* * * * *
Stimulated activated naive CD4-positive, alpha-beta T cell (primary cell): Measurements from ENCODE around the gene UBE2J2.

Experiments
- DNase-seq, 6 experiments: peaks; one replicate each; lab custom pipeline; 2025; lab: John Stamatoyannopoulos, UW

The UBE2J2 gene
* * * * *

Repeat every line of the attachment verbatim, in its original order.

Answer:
Stimulated activated naive CD4-positive, alpha-beta T cell (primary cell): Measurements from ENCODE around the gene UBE2J2.

Experiments
- DNase-seq, 6 experiments: peaks; one replicate each; lab custom pipeline; 2025; lab: John Stamatoyannopoulos, UW

The UBE2J2 gene